affirmation accompanied by scanned and projected “graffiti” art –
childrens’ spray-paint interpretations of Creation, Fall, Redemption,
Revelation.  It is any whole-person, experiential avenue of seeing God,
seeing oneself, and being caught up in the unfolding miracle of divine
grace.   A holy and necessary relocation – the result of worship that
is fixed first upon the character and works of the One worshiped.

2.  The Gift of Context

In a number of emerging ministries, there is an increasing desire to
craft weekly worship in an unabashedly liturgical shape:  creation,
fall, redemption in Christ, and fulfillment of the sons and daughters
of God.  Since the majority of emerging congregations have a Baptist or
some other kind of frontier, evangelical heritage, such fascination
with the elements of liturgy is an intriguing development.  Emerging
churches seem bent on righting what they see as a colossal imbalance in
the American “contemporary” church experience: the almost wholesale
rejection of anything older than we are.

It is hard to deny the imbalance exists.  How often in the past few
decades have we as contemporary ministries pretended that we have no
histories; that we are devoid of theological and ritualistic biases (as
if any church can truly be theologically neutral.)  Indeed, the coveted
identity in the 1980s and 1990s was the “denominational run-away”, the
“intentional orphan “, somehow untainted by the doctrinal melees of
past decades and centuries.  Under the microscope, our DNA may have
been unmistakably Presbyterian, Lutheran, Baptist, Church of Christ, or
Evangelical Free, but we chose not to own those chromosomes.  Instead,
we donned a non-descript wrapper: self-invented, streamlined
Christianity of the late-twentieth century; non-denominational
“start-ups” stripped of ancestral records and the forms those records
inevitably create.

In a culture of crisis, exponential change, and decimated hopes,
emerging ministries understand that root-less-ness is anything but an
asset. It just may be our biggest liability.  People are desperate for
the strong, connective fibers of shared accounts, worldviews,
experiences, and customs.  Emerging congregations not only “get” this,
but they instinctively understand that the most effective kind of
remembering doesn’t attempt to recreate or even imitate the past.  To
remember well is to re-context the past in the present; to fuse the
best of yesterday with the best of today, and in the process, birth
something entirely new.

This process goes way beyond most notions of ancient/future (adding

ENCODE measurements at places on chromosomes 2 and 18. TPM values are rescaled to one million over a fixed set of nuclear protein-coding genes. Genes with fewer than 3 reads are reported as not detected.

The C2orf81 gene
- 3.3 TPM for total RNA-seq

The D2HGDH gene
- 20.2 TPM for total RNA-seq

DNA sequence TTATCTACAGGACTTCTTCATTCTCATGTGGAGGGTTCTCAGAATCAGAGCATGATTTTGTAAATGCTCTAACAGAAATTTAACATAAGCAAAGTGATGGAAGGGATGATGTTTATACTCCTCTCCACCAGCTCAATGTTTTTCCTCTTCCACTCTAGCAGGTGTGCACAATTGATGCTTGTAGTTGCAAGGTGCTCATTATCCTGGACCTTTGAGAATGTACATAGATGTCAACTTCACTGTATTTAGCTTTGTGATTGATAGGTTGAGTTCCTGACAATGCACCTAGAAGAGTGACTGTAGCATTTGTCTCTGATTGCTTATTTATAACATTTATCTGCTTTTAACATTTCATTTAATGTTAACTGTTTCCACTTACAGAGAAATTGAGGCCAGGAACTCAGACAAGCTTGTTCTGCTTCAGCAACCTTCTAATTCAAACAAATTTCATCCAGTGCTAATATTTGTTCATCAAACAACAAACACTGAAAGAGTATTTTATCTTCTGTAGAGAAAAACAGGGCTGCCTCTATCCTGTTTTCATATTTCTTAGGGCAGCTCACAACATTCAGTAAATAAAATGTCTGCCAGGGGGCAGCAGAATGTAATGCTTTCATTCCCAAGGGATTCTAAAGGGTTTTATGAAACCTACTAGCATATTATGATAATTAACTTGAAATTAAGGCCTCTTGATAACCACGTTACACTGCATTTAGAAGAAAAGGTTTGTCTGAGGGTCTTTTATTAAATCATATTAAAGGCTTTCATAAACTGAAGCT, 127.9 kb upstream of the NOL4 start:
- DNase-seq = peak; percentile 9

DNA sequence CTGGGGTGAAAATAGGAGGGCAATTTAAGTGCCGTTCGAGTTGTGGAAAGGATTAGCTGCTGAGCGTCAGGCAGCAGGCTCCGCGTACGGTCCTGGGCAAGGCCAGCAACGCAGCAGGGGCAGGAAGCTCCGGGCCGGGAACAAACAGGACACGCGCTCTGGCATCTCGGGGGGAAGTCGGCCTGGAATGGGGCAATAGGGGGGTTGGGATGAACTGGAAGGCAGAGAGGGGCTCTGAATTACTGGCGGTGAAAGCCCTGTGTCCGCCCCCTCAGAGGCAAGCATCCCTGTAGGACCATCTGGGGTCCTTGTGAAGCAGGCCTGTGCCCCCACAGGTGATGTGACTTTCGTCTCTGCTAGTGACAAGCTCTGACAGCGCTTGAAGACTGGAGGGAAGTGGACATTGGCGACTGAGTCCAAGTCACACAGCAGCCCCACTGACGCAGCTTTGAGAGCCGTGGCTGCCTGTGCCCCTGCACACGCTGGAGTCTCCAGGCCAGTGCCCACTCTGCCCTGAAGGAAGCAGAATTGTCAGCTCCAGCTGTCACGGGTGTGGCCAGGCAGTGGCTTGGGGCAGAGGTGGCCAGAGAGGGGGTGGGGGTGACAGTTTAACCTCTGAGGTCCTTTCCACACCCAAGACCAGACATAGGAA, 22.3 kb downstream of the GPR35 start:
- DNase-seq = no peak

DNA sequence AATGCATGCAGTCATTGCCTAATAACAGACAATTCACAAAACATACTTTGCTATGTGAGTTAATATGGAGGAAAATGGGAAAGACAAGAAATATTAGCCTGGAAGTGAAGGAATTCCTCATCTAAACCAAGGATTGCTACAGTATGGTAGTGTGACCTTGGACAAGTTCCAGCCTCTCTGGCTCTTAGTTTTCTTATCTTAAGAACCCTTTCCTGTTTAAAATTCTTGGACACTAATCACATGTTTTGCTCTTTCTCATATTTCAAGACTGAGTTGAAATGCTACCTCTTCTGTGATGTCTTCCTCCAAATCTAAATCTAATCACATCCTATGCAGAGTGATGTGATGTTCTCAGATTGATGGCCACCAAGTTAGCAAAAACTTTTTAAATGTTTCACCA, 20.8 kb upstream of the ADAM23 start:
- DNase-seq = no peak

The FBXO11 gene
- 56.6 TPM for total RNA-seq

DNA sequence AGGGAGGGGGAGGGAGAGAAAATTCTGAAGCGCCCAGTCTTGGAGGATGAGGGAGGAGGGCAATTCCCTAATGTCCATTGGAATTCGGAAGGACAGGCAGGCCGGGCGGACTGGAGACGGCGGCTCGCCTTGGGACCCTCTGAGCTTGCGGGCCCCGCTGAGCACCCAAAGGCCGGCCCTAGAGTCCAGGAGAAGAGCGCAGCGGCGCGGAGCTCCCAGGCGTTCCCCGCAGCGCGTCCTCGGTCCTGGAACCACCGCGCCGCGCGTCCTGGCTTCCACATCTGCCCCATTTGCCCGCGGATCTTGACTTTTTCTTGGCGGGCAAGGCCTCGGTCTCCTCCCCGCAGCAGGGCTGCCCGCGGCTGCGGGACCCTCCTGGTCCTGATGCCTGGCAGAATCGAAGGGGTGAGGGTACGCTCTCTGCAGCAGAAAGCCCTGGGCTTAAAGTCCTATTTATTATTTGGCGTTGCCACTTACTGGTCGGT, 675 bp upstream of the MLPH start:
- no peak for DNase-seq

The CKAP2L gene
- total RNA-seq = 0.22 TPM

praise choruses, power points, and occasional video clips to existing
ancient liturgies).  Essentially, it is wholesale deconstruction – the
dismantling of a multiplicity of worship forms (both pre-Reformation
and post-Reformation)  followed by the postmodern art of pastiche:
creating something unprecedented out of the pieces at hand.  Add to
that a strong penchant for paradox (the juxtaposition of seeming
opposites) and eclecticism (the combination of seemingly distant and
unrelated elements) and you get a palette of colors that is virtually
endless.  Sacred and secular, diverse geographies and ethnicities, past
and present, celebration and lament, extreme participation and silence
– in emerging worship services, these all combine and recombine for the
express purpose of exalting God.

Radical re-contexting is the most noticeable difference between
emerging worship and other forms, including those that are blended
and/or convergence-type services.  In radical re-contexting, the order
of service may be more concurrent (several things happening at once)
than homogeneous (everyone does the same thing at a time).   For
instance, instead of the normal three-point sermon on forgiveness, the
story of Joseph may be experienced at various stations in the worship
center. In one corner, worshipers may view a patchwork, Technicolor
coat with crumpled bits of parchment pinned to the fabric – the story
of Joseph sold into slavery, read from shoulder to hem.  In another
corner, there are short, taped interviews with several of Joseph’s
brothers.  With their individual headsets, worshipers listen as each
brother justifies his actions against Joseph, the favored youngest son.